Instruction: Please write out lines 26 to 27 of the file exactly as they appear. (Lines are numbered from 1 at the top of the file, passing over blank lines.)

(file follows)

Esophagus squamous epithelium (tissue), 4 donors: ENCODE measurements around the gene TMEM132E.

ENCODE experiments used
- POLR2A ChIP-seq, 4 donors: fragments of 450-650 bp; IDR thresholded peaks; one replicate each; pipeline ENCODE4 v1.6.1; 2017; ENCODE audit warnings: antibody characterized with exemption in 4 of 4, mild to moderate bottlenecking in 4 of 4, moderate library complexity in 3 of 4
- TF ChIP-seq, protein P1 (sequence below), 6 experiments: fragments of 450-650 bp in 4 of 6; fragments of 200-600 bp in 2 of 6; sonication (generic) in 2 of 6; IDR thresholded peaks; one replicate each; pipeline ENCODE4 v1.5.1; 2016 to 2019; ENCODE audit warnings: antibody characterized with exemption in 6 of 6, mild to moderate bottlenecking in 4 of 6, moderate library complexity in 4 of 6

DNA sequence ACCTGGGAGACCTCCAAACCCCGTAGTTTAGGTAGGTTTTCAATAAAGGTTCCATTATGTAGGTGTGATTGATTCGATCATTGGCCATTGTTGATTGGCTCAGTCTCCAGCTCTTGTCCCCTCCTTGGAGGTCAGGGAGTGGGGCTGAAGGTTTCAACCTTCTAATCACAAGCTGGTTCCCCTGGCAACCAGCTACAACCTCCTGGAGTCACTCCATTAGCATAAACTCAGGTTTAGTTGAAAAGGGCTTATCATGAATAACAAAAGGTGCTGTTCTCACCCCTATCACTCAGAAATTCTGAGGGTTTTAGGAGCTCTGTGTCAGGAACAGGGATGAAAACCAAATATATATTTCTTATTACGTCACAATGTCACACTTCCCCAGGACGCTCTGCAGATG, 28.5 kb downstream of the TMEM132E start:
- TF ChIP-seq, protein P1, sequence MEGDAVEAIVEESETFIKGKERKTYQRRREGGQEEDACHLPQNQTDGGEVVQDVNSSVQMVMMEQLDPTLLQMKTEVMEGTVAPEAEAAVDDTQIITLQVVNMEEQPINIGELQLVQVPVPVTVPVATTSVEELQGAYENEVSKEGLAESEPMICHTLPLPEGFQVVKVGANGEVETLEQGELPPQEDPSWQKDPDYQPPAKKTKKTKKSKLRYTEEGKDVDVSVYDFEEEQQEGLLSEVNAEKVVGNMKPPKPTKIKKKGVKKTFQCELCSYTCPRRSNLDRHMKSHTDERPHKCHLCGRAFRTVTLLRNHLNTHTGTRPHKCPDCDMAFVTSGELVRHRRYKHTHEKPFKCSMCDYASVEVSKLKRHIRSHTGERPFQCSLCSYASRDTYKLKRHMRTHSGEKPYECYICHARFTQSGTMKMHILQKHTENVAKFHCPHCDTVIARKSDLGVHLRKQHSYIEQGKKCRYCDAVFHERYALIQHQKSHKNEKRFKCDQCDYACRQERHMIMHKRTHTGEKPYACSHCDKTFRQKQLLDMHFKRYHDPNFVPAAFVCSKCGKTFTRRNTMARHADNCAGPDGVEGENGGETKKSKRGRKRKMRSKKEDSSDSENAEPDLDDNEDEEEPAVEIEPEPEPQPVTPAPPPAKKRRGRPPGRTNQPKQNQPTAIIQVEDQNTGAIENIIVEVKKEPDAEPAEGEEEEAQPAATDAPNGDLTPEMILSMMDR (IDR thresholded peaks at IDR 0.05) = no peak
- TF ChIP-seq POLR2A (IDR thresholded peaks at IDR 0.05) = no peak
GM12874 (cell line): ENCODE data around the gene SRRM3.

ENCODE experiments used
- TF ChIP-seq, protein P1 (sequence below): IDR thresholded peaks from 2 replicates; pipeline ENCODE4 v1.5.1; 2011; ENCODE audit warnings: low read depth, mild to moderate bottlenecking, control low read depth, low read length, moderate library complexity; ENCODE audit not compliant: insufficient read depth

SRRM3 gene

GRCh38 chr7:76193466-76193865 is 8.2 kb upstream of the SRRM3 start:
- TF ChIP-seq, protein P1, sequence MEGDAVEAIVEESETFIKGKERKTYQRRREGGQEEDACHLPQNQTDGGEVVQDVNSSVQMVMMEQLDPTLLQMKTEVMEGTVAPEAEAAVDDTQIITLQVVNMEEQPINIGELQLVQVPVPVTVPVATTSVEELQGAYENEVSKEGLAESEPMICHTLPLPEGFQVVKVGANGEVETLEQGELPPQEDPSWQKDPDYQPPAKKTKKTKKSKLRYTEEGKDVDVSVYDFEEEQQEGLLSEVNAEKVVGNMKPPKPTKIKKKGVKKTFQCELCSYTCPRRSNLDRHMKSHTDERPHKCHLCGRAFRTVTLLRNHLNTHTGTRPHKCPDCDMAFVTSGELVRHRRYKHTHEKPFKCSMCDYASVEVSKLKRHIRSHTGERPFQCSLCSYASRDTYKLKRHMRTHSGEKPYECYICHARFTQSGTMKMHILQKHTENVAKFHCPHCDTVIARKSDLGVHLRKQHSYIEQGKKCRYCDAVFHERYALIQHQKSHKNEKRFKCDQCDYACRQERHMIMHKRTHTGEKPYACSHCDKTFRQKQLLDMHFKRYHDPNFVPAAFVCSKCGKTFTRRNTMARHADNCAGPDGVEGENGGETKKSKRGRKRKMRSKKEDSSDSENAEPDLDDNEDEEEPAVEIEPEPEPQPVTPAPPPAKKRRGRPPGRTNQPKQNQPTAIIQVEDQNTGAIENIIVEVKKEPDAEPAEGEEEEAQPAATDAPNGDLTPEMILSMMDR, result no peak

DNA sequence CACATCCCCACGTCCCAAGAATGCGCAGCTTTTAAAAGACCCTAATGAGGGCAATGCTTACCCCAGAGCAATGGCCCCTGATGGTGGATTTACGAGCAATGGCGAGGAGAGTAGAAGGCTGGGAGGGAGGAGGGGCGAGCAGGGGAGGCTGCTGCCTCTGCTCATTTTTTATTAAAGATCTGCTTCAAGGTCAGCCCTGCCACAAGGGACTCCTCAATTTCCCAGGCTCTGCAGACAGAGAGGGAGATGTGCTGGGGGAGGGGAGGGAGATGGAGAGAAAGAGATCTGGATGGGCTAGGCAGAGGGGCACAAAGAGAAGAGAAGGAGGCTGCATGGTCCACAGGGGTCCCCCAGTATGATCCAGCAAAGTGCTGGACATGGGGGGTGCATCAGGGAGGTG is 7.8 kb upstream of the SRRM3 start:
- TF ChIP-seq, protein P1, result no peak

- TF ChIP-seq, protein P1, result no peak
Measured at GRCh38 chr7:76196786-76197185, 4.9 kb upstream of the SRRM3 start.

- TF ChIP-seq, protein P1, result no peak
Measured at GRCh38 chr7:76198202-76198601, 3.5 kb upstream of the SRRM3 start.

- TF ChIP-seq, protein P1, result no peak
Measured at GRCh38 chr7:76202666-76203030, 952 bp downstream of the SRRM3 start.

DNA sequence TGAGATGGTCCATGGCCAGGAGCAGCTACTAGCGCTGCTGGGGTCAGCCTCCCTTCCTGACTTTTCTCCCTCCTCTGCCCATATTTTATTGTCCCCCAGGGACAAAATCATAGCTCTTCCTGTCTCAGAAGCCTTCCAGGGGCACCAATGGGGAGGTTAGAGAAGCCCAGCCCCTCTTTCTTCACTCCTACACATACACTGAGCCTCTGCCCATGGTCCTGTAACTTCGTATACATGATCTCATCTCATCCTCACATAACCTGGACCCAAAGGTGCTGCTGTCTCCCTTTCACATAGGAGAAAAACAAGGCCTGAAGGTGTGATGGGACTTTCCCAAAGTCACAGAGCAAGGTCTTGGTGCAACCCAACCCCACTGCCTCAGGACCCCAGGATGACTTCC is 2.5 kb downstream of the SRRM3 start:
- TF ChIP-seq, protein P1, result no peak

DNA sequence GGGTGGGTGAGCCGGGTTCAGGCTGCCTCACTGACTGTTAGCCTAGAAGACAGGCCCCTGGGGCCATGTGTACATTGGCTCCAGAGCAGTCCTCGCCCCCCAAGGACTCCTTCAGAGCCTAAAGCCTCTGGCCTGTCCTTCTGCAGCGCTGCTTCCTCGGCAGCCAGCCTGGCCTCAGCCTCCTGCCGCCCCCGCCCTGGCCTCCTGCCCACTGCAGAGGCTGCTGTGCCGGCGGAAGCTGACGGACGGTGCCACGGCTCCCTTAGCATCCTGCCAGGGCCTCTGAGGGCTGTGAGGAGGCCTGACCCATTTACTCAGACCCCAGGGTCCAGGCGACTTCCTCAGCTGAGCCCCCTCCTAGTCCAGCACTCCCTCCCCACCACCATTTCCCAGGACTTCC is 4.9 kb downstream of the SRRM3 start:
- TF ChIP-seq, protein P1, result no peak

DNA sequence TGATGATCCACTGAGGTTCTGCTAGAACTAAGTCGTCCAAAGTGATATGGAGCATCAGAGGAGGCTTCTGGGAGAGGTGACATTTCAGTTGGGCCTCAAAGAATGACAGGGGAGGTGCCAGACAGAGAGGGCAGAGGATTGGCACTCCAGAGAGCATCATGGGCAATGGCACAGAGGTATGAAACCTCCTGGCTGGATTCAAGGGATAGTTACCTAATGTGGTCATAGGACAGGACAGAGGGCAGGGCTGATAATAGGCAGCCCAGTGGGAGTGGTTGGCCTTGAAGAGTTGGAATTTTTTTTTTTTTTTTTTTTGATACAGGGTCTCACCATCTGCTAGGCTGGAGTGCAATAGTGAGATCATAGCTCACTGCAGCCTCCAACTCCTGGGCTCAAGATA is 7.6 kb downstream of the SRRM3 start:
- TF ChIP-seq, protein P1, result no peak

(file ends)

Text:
DNA sequence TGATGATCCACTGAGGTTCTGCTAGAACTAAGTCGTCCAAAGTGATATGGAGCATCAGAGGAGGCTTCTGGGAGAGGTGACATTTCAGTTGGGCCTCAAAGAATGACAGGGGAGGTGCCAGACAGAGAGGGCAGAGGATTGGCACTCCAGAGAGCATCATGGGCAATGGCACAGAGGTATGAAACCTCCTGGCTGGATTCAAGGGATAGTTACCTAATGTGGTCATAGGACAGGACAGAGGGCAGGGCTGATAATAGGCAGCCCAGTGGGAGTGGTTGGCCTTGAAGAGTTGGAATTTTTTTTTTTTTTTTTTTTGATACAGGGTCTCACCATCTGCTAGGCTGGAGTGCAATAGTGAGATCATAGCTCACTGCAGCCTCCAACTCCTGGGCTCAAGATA is 7.6 kb downstream of the SRRM3 start:
- TF ChIP-seq, protein P1, result no peak